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I need help with these 4 North Korean posters:

https://imgur.com/a/3JlXa enter image description here enter image description here enter image description here

I can't even write these letters not to mention to translate them :s

  • Thanks for your question - I've put the pictures themselves in the question. I'll also just quickly link to this meta question in case anyone missed it - in short, we have decided on this site to refrain from political opinions, and stick to discussions of the language. – topo morto Sep 3 '17 at 22:13
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    Also... this should probably be four separate questions. If you wouldn't mind editing this to ask about just one of the posters and asking separate questions about the other 3, I'll put the appropriate Hangul (Korean writing) in the titles of each for you. – topo morto Sep 6 '17 at 7:14
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    Since they're basically all variations on the same theme, wouldn't it make sense to keep them in a single question? I think separating them into four questions would make further discussion harder. (E.g., if one wants to comment about how they sound different from South Korean.) – jick Sep 6 '17 at 19:22
  • @jick if you think so (...and have an answer along those lines in mind?), happy to reopen. – topo morto Sep 6 '17 at 20:24
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    @topomorto i have to agree that i would have translated one of them but walked away from a big list of them. anyway, if posted individually, they could be tagged "north korean propaganda" or even just "propaganda" and thusly grouped with others while being more easily, individually referenced or discussed. – WEBjuju Sep 13 '17 at 17:35
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I'm not an expert on North Korean, but let me take a stab:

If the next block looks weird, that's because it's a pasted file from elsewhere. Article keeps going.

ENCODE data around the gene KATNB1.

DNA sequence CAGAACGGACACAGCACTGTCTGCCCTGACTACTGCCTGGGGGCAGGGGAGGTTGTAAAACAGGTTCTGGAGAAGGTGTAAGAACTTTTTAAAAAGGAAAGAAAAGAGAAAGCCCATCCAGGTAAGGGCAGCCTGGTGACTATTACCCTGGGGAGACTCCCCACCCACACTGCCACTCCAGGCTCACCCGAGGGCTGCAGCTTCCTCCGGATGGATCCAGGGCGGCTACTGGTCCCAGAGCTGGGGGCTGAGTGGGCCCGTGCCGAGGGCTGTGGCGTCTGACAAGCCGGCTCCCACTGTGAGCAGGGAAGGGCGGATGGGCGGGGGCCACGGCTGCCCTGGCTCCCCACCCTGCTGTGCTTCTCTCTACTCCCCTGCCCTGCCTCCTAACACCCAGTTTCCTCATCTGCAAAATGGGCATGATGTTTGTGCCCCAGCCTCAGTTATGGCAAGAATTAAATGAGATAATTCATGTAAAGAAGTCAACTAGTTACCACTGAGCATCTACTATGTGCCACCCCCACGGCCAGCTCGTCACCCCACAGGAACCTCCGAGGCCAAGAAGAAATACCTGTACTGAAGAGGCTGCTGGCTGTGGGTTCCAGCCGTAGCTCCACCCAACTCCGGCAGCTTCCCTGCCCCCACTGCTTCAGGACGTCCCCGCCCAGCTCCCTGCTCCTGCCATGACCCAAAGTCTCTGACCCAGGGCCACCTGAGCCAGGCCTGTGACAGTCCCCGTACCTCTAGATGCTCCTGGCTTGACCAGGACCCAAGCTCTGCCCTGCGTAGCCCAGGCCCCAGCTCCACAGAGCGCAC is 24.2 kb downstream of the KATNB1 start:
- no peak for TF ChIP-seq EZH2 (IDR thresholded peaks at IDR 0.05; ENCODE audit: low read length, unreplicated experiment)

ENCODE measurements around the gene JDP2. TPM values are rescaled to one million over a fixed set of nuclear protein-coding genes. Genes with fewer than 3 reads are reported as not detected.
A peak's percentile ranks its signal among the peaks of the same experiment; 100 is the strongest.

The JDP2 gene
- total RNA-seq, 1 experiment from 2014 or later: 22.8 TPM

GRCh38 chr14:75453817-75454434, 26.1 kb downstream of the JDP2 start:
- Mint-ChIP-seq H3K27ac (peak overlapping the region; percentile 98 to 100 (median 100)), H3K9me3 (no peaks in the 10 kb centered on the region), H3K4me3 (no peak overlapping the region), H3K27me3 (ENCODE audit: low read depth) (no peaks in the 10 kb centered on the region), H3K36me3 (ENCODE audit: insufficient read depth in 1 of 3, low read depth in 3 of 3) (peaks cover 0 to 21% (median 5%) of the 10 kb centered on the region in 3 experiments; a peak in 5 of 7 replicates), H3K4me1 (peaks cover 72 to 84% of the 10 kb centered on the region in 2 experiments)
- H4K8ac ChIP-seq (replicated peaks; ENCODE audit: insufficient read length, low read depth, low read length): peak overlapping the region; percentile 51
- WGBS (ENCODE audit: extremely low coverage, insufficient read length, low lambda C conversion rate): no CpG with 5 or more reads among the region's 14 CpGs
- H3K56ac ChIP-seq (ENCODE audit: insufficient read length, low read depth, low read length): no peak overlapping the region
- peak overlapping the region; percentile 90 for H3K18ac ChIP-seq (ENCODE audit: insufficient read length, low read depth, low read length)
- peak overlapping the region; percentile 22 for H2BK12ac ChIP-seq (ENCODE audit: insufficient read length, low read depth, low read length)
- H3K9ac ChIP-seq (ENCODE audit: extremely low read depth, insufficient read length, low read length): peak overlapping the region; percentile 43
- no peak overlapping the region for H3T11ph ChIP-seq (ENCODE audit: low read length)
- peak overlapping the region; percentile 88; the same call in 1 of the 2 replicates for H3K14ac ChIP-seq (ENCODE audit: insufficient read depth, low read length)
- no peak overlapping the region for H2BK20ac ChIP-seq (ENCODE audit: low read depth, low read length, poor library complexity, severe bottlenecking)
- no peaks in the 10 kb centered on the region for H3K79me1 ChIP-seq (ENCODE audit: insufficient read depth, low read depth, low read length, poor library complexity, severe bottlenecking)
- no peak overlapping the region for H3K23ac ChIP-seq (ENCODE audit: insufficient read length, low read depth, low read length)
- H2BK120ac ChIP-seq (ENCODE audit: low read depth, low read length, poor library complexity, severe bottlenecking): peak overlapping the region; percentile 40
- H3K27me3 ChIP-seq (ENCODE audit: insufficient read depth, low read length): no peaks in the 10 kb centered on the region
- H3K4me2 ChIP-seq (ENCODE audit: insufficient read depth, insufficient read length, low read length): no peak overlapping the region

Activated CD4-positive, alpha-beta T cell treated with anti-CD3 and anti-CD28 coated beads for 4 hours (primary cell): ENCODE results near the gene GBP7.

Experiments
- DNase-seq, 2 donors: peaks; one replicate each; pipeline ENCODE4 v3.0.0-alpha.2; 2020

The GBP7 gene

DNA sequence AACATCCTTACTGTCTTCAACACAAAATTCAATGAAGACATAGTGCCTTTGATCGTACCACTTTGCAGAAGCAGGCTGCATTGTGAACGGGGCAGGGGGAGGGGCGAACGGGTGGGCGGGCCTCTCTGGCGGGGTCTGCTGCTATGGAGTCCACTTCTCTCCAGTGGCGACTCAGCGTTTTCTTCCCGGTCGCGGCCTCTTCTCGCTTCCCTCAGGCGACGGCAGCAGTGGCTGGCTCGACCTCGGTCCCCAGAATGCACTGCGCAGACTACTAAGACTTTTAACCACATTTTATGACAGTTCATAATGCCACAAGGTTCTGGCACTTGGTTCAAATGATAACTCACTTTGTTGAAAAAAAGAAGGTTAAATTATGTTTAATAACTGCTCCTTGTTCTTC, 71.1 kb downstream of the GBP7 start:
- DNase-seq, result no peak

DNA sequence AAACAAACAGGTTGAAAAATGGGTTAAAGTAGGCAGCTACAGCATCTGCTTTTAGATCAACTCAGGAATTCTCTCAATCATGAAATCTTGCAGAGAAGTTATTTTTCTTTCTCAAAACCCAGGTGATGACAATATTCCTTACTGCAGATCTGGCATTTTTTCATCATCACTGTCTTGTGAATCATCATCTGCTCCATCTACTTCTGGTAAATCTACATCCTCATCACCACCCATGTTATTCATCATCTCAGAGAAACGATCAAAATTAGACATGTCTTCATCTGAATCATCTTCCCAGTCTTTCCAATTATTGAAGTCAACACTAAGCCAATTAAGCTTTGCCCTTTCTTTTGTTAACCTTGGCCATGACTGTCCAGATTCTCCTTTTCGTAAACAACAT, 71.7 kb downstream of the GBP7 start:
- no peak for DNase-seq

1. 우리 군대 제일주의를 철저히 구현해 나가자

    Let's thoroughly implement the ideology of putting our military first

  2. 선군사상에 기초한 / 조국의 통일독립과 / 일심단결을 철통같이 다져 나가자

    Let's solidify our country's unification (i.e., between the two Koreas), independence, and unity in one mind, based on the military-first doctrine.

    • I believe "선군" means "military first", though I don't think the word is used in South Korean.
  3. 총대를 중시하고 / 선군정치를 하는 한 우리 나라는 끄떡 없다

    As long as we take our gunstock(barrel?) seriously and keep military-first policy, our nation will not fail.

    • "총대" is the long part of a rifle: Naver dictionary says it's called "gunstock" in English. I don't even know how each part of a rifle is called in Korean, much less English, so I don't know what would be the correct word. (It's used metaphorically anyways.)
  4. 원대한 포부와 신심에 넘쳐 / 더 높이 비약하자

    Let's jump higher with aspiring mind and faith.

    • In South Korean, "신심" (a believing mind) is only used in religious contexts, as far as I know. Of course, the poster is clearly not talking about any religion here.

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